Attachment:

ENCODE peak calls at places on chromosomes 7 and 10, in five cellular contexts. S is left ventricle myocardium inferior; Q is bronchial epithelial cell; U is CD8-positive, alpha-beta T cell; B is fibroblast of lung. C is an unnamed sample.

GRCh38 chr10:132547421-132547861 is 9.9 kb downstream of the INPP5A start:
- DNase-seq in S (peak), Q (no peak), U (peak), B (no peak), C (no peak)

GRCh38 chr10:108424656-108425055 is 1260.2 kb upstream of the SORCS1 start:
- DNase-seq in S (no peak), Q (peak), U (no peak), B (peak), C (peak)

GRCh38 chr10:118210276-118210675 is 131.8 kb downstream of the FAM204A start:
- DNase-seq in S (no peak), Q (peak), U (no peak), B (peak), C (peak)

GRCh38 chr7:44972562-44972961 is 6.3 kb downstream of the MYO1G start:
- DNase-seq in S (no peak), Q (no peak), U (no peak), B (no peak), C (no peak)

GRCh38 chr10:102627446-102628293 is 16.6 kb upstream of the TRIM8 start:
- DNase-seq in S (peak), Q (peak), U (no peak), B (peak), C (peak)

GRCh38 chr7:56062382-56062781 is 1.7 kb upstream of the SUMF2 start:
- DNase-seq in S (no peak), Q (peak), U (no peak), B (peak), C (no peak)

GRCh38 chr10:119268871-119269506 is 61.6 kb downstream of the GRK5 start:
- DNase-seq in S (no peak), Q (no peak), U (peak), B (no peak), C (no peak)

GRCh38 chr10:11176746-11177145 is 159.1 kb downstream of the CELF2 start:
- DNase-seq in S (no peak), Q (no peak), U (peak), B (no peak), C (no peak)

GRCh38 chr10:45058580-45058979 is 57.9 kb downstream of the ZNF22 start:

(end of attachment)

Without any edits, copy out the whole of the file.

ENCODE peak calls at places on chromosomes 7 and 10, in five cellular contexts. S is left ventricle myocardium inferior; Q is bronchial epithelial cell; U is CD8-positive, alpha-beta T cell; B is fibroblast of lung. C is an unnamed sample.

GRCh38 chr10:132547421-132547861 is 9.9 kb downstream of the INPP5A start:
- DNase-seq in S (peak), Q (no peak), U (peak), B (no peak), C (no peak)

GRCh38 chr10:108424656-108425055 is 1260.2 kb upstream of the SORCS1 start:
- DNase-seq in S (no peak), Q (peak), U (no peak), B (peak), C (peak)

GRCh38 chr10:118210276-118210675 is 131.8 kb downstream of the FAM204A start:
- DNase-seq in S (no peak), Q (peak), U (no peak), B (peak), C (peak)

GRCh38 chr7:44972562-44972961 is 6.3 kb downstream of the MYO1G start:
- DNase-seq in S (no peak), Q (no peak), U (no peak), B (no peak), C (no peak)

GRCh38 chr10:102627446-102628293 is 16.6 kb upstream of the TRIM8 start:
- DNase-seq in S (peak), Q (peak), U (no peak), B (peak), C (peak)

GRCh38 chr7:56062382-56062781 is 1.7 kb upstream of the SUMF2 start:
- DNase-seq in S (no peak), Q (peak), U (no peak), B (peak), C (no peak)

GRCh38 chr10:119268871-119269506 is 61.6 kb downstream of the GRK5 start:
- DNase-seq in S (no peak), Q (no peak), U (peak), B (no peak), C (no peak)

GRCh38 chr10:11176746-11177145 is 159.1 kb downstream of the CELF2 start:
- DNase-seq in S (no peak), Q (no peak), U (peak), B (no peak), C (no peak)

GRCh38 chr10:45058580-45058979 is 57.9 kb downstream of the ZNF22 start: